Model Boat with Figurine in a Fetal Position

An early example from Predynastic Egypt, is a ceramic model of a boat with a man in a fetal position, sailing to the afterlife where he will be reborn.

Belief in a physical afterlife endured for thousands of years. This totemic item from predynastic Egypt shows the deceased curled up in the fetal position in the mother’s womb — represented as a boat and designed to sail along the Nile and into the afterlife.

Model boat with figurine in a fetal position, Predynastic Egypt, Naqada III
Model boat with figurine in a fetal position, Predynastic Egypt, Naqada III

The Predynastic period in Egypt, which dates back to around 6000 BCE to 3100 BCE, is characterized by its distinct pottery styles, cultural developments, and the emergence of early Egyptian civilization.

Death Cults arose in ancient civilisations in response to the development of the idea of an individual identity within a collective.

As we became aware of our individual physical limitations within time and space, the imaginations that blossomed grasped for the infinite. We observed nature and marvelled at the heavens — we contemplated the cycle of death, decay and resurrection, the rising and setting of the sun and we imagined that our own small portion of allotted time on the planet could not be the sum total of our cosmic influence. We acquired egos.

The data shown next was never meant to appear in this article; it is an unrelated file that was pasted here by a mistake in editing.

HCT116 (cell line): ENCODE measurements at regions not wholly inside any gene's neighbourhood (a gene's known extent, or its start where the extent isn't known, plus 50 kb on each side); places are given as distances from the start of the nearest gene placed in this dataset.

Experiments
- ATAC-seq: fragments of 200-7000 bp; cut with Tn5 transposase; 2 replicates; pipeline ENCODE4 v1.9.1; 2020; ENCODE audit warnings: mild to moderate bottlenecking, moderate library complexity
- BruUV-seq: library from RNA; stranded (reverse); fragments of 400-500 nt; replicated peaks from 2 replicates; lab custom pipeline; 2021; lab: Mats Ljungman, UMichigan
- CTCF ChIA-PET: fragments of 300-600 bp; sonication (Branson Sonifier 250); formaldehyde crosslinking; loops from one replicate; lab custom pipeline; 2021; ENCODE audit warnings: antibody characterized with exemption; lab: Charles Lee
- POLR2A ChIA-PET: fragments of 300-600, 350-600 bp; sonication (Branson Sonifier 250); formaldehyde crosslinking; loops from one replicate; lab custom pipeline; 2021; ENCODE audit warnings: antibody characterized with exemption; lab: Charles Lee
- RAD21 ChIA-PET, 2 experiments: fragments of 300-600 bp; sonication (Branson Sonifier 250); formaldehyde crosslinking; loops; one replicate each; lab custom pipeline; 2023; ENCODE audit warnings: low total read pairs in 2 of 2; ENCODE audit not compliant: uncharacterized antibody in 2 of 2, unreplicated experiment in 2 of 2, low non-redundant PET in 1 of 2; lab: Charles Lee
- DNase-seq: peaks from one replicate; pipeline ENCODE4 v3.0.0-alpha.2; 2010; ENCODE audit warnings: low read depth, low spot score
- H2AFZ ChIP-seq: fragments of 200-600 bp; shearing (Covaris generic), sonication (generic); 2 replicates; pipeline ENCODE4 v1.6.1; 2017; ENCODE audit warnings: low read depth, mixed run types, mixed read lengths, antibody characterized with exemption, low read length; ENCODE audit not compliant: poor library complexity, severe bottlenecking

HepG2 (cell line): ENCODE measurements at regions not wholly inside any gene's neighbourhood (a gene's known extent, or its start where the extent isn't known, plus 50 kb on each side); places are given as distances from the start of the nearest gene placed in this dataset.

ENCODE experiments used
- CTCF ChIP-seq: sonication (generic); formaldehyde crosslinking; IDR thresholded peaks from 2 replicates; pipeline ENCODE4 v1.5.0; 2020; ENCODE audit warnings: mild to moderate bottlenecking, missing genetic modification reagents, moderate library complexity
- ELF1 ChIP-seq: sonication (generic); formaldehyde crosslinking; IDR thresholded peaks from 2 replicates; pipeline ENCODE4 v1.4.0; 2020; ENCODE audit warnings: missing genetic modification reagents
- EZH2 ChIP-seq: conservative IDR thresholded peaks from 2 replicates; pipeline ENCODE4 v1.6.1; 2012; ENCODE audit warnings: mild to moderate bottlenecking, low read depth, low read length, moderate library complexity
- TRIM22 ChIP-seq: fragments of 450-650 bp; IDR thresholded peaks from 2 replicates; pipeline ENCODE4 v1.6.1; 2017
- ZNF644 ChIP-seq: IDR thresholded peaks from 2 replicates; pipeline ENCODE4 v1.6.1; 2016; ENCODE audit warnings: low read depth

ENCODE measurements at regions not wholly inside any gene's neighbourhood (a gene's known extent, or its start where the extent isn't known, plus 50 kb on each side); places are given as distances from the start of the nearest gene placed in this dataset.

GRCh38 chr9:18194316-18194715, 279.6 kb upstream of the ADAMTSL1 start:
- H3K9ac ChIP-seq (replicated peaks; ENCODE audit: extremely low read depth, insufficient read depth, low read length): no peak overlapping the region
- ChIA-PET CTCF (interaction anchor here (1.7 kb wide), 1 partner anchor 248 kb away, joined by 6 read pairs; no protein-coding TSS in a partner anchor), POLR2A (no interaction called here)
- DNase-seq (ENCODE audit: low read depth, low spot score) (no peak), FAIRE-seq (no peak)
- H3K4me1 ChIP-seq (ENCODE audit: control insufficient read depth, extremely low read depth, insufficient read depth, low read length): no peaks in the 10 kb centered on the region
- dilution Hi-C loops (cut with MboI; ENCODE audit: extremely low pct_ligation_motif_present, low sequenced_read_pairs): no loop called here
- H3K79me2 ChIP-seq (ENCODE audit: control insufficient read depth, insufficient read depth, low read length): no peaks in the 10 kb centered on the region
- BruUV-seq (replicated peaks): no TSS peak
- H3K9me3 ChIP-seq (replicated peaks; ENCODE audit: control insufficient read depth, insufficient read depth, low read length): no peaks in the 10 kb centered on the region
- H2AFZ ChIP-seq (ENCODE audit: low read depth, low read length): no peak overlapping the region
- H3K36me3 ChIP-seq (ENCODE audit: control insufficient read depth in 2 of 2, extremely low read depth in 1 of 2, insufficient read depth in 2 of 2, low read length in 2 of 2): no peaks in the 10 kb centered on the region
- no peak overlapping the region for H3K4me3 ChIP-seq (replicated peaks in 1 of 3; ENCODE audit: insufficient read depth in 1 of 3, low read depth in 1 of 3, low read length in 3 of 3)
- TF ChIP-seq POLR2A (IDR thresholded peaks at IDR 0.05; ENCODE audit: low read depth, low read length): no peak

During the Predynastic period in Egypt, model boats were indeed created. These model funerary boats were often intricately crafted and placed in tombs alongside other grave goods, reflecting the importance of water and navigation in the Egyptian belief system and were believed to serve a symbolic or practical purpose in the afterlife.

They were typically made from materials such as wood, reeds, or clay and were intricately designed to resemble real boats used during that time. These models were commonly found in burials, suggesting their significance in funerary rituals and beliefs.

Predynastic Period, Naqada III, ca. 3500-3100 BC. Pottery, length: 25.3 cm. From Asyut. Now in the Rijksmuseum van Oudheden, Leiden. F 1962.12.1